N. S. Rajaram was born on 22 September 1943 into a Deshastha Madhva Brahmin family in Mysore. His grandfather Navaratna Rama Rao was a colonial scholar and vernacular author of regional fame. Rajaram held a Ph.D. degree in mathematics from Indiana University and taught in American universities for over 20 years, including stints at Kent State University and Lockheed Corporation. He died in Bengaluru on 11 December 2019 at the age of 76.
Rajaram’s biographical data describe him as a mathematician and computer scientist living in Houston and Bangalore, with over twenty years teaching experience in universities in the United States. Since 1984, he has also been an adviser to NASA, for which he was the first to develop and apply artificial intelligence methods. He has written at least two books on the Aryan debate, The Politics of History (New Delhi: Voice of India, 1995) and Aryan Invasion of India: The Myth and the Truth (New Delhi: Voice of India, 1993), and is writing several more on such topics as “Old World Mathematics” and “Ancient India in the Light of New Science.” He is one of the members of the Indigenous Aryan school who advocates the application of hard science to the reconstruction of history. Rajaram is vociferously active in this debate in India. Both his books reveal much about the intense political emotions enveloping the Aryan Migration Debate.
Rajaram work in the Aryan debate promotes hard science (such as archaeology and the mathematics of the Sulbasastras) and the scientific method as indispensable in ancient historical reconstruction but is also criticized as being cavalier in his dismissal of linguistics.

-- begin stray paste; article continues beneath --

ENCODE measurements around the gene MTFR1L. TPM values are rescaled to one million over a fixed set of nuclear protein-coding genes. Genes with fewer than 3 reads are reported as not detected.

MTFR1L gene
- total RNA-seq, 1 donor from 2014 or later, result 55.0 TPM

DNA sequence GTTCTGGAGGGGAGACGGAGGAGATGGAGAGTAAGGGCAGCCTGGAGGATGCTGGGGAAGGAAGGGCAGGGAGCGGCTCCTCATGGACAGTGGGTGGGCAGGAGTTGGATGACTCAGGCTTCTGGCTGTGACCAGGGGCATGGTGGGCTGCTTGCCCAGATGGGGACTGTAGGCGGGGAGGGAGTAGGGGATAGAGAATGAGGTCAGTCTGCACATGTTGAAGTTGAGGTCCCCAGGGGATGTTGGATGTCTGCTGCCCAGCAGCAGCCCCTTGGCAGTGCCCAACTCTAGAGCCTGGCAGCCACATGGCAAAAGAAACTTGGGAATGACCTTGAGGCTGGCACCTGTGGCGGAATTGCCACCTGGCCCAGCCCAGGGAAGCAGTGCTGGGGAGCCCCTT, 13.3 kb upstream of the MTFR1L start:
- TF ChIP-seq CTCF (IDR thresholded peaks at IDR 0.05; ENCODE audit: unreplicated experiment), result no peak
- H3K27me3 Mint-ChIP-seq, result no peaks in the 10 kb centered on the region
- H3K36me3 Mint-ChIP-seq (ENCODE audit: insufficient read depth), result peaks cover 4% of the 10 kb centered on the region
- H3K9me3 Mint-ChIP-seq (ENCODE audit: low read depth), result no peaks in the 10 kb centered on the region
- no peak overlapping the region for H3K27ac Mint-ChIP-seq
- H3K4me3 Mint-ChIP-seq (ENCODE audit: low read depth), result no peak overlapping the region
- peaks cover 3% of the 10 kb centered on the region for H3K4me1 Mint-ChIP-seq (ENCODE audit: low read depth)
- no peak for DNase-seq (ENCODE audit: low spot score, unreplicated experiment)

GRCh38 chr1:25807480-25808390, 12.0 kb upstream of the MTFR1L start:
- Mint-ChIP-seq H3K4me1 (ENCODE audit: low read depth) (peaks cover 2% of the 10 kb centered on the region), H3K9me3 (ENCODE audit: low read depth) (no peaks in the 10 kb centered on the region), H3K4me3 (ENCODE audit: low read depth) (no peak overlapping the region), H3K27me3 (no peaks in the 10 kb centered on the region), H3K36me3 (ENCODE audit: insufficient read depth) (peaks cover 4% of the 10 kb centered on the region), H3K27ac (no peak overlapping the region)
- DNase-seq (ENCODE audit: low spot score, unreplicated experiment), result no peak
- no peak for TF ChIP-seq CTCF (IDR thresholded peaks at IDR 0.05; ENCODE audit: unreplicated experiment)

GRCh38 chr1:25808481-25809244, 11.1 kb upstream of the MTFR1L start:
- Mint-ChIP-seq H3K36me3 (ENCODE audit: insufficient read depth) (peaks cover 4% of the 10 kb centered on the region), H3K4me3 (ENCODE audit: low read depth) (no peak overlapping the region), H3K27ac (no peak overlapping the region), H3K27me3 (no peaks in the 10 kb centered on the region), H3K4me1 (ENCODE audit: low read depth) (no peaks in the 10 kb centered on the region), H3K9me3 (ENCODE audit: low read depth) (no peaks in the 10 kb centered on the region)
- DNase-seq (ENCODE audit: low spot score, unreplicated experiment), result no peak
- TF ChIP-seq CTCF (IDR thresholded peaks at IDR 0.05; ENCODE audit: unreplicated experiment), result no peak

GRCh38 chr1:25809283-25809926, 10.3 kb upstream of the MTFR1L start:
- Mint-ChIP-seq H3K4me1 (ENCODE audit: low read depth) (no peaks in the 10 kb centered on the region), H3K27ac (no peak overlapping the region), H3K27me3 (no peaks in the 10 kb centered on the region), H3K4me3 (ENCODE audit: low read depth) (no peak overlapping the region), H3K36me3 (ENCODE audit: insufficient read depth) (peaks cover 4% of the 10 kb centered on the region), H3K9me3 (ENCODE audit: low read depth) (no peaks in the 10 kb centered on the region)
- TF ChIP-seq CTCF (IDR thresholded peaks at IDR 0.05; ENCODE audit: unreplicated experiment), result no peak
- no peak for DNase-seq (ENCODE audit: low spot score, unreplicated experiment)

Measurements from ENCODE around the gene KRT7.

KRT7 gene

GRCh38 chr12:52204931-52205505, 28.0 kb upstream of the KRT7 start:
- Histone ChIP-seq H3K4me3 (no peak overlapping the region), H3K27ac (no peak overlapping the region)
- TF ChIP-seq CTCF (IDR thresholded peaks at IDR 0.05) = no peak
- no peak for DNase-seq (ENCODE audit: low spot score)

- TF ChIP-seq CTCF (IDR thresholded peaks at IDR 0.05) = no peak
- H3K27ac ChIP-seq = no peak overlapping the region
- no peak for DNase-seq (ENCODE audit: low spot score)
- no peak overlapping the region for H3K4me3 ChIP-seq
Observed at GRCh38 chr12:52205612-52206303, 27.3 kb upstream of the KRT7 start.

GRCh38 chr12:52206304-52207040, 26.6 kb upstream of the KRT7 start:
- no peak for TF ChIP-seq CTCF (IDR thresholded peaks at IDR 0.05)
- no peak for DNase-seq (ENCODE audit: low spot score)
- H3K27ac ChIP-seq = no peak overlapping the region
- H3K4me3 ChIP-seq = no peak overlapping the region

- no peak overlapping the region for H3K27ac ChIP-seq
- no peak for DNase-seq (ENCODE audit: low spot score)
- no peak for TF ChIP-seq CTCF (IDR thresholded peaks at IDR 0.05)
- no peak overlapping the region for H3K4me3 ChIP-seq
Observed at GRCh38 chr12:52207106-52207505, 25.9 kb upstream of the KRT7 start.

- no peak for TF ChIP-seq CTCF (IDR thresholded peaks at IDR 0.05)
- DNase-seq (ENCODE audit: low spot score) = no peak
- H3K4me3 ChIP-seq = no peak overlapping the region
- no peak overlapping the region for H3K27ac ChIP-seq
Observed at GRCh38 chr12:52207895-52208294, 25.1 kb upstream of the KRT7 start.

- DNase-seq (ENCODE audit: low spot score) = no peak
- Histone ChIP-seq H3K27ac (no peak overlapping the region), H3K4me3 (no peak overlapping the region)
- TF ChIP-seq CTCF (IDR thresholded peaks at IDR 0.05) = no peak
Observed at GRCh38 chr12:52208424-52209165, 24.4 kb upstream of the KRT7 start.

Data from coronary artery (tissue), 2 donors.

Before getting into what Rajaram says about the Aryan Debate let’s first look at what he says about Hinduism.
What is Hinduism? (N.S. Rajaram)
Hinduism is anadi (beginning-less), apaurusheya (without human founder)
The basis of Hinduism or Sanatana Dharma is the quest for cosmic truth, just as the quest for physical truth is the domain of science. The earliest record of this quest is the Rigveda. Its scripture is the record of ancient sages who by whatever means tried to learn the truth about the universe, in relation to Man’s place in the cosmos. They saw nature — including all living and non-living things — as part of the same cosmic equation.
This search has no historical beginning. This is not to say that the Rigveda always existed as a literary work. It means that we cannot point to a particular time or person in history and say: “Before this man spoke, the Rigveda did not exist.” On the other hand, we can say this about Christianity and Islam, because they are historical religions.